An element of the original game that does feel surprisingly modern, however, is Legend of Kay’s combat. Tapping a single button allows Kay to fly from enemy to enemy so you can string together beautifully choreographed, acrobatic spectacles back and forth across your enemies. As you beautifully toss your foes into the air and piercingly land them on your majestically drawn sword that emits waves of sparkling colored light, it’s almost like Arkham Knight meets Assassin’s Creed, albeit on a much simpler, yet still addictive level perfectly fit for a platformer.

While Legend of Kay is mainly a platformer, in a larger sense it’s also a large-spanning action adventure à la Legend of Zelda, as each environment presents Kay with a number of unique challenges that propel him through a number of unique genre-crossing quests. For instance, you may have to accomplish some RPG-style fetch quests for a few characters in order to get inside a specific area. Or, for adventure-game oriented gamers, the project-forward move that ties the combat together also becomes cleverly utilized in several puzzle sequences, as you can string combat along floating barrels in the environment in order to reach hidden and otherwise unreachable areas. This makes for some very clever level design and some of my favorite moments in the whole game. It’s the clever puzzle elements and rewarding side quests that ultimately make Legend of Kay an undeniably charming experience   .  


To be frank, I think the only real update in this remaster are the graphics. However, instead of an entire reworking of the original game’s look, everything has just sort of been given another coat of polish. The character models are perhaps the strongest renovation to the visual look. The fuzz-shaders on Kay in particular look quite “up-to-date.” The textures have all been improved, the lighting is bright and the color is crisper than ever. But since it’s the same 2005 game at its core, it’s just looking in at the same world through a newer, cleaner window. The polish makes everything look sleek, but things like the cattail plants in the wetland ponds still look flat and thin, waving unrealistically in the air like pieces of paper and sticking out like an eyesore. Obviously, the character models aren’t the only objects needing replacement.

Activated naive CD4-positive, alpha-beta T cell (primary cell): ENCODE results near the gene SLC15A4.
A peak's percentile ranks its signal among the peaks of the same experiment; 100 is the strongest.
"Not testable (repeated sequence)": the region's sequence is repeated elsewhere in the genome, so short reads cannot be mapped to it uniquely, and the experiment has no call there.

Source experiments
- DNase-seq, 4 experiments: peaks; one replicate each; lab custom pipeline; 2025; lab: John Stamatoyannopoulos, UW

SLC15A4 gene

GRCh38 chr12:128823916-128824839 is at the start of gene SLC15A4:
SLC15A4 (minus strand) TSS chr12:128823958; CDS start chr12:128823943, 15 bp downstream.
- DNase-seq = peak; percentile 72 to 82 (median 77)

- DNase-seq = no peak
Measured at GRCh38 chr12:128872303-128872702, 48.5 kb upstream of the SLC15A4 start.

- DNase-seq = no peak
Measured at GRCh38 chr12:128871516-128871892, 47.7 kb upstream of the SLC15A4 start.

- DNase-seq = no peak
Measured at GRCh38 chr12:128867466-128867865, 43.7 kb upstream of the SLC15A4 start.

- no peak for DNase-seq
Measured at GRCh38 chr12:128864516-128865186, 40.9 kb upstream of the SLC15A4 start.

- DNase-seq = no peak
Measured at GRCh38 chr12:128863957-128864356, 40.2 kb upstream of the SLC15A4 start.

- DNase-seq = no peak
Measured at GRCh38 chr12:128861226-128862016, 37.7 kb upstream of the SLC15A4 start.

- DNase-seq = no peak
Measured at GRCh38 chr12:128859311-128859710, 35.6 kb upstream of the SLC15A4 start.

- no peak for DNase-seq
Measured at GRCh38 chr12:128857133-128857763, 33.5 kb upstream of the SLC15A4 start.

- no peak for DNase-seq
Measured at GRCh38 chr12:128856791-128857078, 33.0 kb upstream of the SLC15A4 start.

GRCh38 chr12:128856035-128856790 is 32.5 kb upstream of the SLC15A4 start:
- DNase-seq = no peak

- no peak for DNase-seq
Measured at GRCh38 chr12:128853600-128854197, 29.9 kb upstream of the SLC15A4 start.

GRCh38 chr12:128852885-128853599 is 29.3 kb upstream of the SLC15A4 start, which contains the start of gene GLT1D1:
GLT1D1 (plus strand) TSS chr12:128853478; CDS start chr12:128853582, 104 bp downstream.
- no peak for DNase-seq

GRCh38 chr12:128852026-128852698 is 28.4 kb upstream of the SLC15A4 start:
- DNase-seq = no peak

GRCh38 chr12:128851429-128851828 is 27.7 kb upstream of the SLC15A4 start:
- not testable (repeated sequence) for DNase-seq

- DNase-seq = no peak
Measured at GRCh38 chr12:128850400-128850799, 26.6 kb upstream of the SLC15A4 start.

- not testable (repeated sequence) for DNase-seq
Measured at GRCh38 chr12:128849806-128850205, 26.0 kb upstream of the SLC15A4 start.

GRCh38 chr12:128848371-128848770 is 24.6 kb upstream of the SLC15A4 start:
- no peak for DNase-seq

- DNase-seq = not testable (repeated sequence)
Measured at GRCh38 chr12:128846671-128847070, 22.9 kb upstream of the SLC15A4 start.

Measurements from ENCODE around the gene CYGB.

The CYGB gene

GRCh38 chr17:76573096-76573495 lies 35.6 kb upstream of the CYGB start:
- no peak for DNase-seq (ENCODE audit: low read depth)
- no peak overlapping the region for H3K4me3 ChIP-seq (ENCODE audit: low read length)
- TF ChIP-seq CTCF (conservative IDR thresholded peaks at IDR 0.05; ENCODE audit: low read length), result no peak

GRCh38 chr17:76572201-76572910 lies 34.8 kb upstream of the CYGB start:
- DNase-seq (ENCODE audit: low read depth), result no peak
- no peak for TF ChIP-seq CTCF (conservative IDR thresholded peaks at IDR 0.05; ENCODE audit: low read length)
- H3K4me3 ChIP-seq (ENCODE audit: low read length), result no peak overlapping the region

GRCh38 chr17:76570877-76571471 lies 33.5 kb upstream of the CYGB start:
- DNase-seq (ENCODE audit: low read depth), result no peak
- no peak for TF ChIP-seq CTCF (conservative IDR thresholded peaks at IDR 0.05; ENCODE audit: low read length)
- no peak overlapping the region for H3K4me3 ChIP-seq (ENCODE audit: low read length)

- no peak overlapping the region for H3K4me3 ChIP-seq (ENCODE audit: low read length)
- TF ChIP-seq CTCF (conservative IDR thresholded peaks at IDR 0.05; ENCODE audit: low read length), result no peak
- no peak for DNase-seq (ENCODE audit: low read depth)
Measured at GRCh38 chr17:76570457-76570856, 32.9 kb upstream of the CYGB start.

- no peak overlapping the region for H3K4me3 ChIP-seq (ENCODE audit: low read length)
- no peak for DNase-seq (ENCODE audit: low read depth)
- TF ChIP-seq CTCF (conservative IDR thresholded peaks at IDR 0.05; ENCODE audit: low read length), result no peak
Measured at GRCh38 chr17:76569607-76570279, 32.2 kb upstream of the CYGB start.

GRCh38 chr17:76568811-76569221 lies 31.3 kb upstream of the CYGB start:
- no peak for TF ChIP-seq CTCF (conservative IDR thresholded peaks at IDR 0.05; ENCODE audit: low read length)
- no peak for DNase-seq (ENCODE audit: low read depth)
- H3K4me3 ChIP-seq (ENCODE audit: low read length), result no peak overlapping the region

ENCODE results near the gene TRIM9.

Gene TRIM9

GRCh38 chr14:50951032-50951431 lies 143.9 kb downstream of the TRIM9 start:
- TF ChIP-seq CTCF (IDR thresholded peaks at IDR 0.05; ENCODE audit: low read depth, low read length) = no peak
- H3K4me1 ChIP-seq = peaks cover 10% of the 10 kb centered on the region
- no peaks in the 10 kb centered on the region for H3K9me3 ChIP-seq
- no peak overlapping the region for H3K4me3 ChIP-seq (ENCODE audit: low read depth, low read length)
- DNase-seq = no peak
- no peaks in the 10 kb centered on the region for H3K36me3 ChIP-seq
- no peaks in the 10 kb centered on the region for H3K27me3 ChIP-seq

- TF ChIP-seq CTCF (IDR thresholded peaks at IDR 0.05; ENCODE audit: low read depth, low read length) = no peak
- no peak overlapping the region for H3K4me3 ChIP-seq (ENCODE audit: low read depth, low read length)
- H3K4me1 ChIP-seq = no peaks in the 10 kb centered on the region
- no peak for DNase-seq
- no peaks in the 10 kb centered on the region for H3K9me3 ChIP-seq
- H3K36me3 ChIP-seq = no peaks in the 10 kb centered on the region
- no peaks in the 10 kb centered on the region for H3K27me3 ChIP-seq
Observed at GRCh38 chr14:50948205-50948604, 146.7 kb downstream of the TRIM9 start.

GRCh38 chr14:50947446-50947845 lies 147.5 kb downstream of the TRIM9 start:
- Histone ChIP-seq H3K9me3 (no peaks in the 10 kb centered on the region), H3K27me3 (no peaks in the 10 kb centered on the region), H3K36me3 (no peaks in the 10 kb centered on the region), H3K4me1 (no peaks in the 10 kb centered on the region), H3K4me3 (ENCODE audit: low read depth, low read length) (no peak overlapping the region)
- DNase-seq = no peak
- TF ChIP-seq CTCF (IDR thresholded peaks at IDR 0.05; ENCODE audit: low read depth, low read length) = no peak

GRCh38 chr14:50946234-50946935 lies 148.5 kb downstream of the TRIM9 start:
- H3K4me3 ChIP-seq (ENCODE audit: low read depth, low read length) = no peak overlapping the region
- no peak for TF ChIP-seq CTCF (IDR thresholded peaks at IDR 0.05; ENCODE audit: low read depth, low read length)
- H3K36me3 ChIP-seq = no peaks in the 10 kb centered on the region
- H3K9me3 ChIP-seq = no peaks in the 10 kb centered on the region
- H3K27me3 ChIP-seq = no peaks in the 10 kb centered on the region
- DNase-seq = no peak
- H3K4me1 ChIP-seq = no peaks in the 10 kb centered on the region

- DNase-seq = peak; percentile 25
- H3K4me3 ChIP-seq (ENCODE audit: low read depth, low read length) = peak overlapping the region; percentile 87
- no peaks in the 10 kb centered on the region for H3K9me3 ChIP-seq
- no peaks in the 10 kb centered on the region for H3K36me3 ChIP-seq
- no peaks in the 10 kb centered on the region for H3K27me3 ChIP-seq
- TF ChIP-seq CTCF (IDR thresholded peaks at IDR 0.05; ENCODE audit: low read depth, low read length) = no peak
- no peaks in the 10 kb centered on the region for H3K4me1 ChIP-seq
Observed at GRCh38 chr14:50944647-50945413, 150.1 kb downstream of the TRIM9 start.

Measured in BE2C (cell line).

I appreciate the maintenance of the gorgeous, bright and vibrant visual look of the original game rather than a remake from the ground up and perhaps getting the look wrong (possibly not unlike Oddworld’s New N Tasty), but I don’t see why certain things such as the water couldn’t have had more advanced shaders, and why the animation remains completely untouched. The animation, especially, has a lot of room to be cleaned up and to look more detailed, but instead we’re left with the same cheesy animations from the original that look completely absurd by today’s standards. For example, the dragon you come across early in the adventure has a flying animation that looks about as awkward and unnatural as you could possibly imagine. Again, I know this likely comes down to budget, but if you’re going to revive a second-generation title for a fourth-generation console, isn’t the whole point to utilize the modern technology? 


Legend of Kay is a classic title that’s a must-play for fans of cleverly-designed platformers. Aside from its crucially poor voice-acting nearly every element of Legend of Kay is masterfully executed, allowing for a very complete platformer experience alongside a number of action-adventure and puzzle elements. Legend of Kay shines in simplicity, but after 10 years, a graphical remaster without any significant updates has come to show us that Legend of Kay could greatly benefit from some more substantial content. Because this remaster is nothing more than another coat of polish, Legend of Kay’s areas for improvement are more clear than ever.


Grade: C+
Simply executed platformer elements still a joy to play
Elaborate combat system lasts the test of time
+ Environments are more vibrant and crystal clear than ever
– Lack of substantial updates for remaster (no camera improvements, no animation improvement)
– Voice acting is still incessantly hair-pulling

System Requirements
OS: Windows 7/Windows 8.1 32 or 64 bit
Processor: Dual Core Processor at 2.0+ GHz or better
Memory: 2 GB RAM
Graphics: 1024 MB NVidia or ATI graphics card
DirectX: Version 11
Hard Drive: 6 GB available space


OS: 10.7+
Processor: 2.0 GH or btter
Memory: 2 GB RAM
Graphics: 1024 MB NVidia or ATI graphics card
Hard Drive: 6 GB available space


Randall Rigdon

Randall Rigdon

Music by day, adventure games by night, Randall Rigdon Jr is a music composer with an affinity for interactive entertainment. Having discovered favorites such as Riven, Obsidian and Blade Runner from the Just Adventure publication, Randall is thrilled to be a part of the team!